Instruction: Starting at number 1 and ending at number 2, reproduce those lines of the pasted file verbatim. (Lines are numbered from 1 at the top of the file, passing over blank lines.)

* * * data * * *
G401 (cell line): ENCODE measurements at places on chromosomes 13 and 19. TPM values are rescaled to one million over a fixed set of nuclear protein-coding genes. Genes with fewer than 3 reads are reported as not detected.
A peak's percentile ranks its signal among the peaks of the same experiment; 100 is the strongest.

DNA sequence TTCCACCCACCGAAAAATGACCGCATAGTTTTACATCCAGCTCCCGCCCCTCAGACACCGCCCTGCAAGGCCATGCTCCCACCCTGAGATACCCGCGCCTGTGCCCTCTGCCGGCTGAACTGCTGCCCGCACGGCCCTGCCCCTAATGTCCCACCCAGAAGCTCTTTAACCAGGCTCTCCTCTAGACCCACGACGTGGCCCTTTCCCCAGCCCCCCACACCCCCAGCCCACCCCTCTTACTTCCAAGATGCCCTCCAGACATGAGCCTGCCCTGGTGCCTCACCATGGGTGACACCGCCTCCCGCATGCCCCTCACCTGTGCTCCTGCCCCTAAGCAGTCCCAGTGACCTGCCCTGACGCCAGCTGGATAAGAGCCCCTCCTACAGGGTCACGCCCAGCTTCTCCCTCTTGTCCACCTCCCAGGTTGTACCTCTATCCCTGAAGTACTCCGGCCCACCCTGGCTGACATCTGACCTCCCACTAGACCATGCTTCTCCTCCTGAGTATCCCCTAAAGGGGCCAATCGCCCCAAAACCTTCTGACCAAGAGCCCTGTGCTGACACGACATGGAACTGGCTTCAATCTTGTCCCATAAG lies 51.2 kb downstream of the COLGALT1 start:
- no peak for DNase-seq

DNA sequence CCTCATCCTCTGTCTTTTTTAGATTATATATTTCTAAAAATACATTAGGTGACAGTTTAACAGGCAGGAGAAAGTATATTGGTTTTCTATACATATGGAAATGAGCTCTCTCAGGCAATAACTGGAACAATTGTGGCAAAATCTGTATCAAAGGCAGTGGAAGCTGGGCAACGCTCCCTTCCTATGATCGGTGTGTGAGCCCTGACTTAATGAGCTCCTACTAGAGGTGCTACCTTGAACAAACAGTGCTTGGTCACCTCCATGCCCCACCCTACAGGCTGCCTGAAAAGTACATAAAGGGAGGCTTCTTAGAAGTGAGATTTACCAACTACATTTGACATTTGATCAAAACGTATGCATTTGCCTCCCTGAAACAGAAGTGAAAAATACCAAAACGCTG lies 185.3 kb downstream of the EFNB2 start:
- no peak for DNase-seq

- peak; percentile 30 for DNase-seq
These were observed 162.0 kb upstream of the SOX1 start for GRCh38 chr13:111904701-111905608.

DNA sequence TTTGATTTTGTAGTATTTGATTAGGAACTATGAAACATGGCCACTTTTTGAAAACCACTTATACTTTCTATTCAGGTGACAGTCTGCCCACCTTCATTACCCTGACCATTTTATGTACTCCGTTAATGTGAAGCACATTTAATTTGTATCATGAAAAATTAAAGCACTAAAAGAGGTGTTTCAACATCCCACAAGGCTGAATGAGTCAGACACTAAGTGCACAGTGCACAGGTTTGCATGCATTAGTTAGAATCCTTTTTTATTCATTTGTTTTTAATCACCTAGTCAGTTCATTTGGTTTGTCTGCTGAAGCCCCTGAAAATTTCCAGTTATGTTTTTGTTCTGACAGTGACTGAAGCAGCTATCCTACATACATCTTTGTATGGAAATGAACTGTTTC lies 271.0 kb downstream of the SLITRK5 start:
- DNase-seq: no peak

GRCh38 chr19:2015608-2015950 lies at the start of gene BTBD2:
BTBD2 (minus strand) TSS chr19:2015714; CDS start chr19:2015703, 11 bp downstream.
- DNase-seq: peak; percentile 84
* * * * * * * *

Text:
G401 (cell line): ENCODE measurements at places on chromosomes 13 and 19. TPM values are rescaled to one million over a fixed set of nuclear protein-coding genes. Genes with fewer than 3 reads are reported as not detected.
A peak's percentile ranks its signal among the peaks of the same experiment; 100 is the strongest.